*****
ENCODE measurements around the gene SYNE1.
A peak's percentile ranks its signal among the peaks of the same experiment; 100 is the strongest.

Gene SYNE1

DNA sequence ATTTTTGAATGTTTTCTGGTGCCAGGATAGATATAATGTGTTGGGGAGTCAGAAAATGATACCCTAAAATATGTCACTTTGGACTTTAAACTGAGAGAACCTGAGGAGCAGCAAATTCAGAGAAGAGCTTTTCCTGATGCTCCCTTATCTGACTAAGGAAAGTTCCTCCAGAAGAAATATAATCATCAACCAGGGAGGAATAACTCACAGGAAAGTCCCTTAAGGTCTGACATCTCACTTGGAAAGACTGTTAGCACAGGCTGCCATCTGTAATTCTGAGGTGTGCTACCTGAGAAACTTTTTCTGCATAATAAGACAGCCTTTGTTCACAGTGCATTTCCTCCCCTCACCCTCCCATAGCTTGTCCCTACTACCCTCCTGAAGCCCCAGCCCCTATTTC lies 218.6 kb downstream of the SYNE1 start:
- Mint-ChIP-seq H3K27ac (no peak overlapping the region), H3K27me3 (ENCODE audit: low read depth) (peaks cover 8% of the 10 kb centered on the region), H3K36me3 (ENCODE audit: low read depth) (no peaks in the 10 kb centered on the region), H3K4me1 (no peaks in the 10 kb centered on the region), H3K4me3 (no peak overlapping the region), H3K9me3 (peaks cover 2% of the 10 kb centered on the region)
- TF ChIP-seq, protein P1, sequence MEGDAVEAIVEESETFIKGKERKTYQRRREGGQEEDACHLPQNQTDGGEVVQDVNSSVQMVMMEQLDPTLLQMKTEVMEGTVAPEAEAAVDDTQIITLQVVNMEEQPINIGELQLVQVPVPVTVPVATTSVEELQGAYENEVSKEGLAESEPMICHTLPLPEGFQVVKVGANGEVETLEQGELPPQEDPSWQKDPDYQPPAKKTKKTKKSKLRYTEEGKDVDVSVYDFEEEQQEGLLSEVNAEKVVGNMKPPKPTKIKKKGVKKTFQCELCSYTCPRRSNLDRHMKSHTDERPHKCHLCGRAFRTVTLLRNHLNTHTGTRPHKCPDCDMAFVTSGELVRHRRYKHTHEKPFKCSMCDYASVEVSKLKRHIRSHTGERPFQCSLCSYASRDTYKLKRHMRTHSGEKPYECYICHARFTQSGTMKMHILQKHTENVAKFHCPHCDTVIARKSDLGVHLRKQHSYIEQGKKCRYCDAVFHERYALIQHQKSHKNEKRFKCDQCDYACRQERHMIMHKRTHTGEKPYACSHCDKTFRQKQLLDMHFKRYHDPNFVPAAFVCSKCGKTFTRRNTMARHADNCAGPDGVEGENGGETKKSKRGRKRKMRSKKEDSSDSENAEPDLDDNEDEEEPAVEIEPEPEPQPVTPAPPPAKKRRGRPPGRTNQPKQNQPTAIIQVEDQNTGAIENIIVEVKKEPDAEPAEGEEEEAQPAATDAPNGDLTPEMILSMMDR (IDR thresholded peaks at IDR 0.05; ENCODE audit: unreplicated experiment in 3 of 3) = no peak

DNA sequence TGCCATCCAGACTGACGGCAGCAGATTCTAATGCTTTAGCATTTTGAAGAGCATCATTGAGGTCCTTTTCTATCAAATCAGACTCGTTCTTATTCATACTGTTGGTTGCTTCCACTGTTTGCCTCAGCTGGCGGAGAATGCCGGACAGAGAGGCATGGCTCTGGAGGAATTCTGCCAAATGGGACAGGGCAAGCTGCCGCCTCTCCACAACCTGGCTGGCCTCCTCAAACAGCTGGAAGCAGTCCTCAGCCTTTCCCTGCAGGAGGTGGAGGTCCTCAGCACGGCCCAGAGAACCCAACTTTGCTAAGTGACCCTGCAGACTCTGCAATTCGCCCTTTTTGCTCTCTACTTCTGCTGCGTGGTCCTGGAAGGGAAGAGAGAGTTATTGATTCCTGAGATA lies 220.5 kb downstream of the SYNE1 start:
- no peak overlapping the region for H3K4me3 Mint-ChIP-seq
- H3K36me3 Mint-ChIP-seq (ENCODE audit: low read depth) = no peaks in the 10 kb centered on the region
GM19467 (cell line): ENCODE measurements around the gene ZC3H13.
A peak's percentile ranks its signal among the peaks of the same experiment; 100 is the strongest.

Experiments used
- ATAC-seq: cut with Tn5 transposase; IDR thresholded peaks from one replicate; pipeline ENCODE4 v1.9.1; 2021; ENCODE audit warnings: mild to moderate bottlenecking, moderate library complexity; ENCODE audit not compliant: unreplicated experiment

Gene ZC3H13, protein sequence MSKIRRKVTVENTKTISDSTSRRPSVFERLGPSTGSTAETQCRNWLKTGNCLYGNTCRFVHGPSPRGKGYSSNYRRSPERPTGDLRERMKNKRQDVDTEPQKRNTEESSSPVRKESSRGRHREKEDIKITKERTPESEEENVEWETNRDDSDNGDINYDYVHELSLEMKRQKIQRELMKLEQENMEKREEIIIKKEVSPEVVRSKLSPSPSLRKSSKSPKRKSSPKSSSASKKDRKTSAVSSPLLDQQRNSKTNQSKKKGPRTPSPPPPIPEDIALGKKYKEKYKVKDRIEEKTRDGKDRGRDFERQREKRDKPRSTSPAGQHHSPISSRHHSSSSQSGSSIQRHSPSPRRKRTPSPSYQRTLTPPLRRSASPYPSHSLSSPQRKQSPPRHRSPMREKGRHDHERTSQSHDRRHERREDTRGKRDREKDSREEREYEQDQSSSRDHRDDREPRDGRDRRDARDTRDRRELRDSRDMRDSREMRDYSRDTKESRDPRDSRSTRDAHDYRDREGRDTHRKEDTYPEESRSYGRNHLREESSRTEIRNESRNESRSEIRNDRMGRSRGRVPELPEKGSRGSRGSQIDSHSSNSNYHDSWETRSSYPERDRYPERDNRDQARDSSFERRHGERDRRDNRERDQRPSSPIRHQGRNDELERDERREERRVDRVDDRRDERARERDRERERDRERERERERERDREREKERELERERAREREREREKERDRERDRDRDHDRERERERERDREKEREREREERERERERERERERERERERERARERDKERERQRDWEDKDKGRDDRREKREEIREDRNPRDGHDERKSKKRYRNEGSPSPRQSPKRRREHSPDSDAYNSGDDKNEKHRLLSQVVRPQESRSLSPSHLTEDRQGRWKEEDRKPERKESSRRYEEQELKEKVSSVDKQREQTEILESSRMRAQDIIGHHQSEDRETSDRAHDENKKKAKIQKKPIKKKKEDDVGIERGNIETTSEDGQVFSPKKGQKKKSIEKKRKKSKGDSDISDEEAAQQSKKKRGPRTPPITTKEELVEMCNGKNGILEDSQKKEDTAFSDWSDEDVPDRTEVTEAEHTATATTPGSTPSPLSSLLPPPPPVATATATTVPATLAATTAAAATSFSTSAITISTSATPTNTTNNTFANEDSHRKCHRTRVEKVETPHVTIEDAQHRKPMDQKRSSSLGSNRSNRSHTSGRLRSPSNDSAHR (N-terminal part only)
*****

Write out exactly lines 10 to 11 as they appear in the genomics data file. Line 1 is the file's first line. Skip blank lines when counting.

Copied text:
GM19467 (cell line): ENCODE measurements around the gene ZC3H13.
A peak's percentile ranks its signal among the peaks of the same experiment; 100 is the strongest.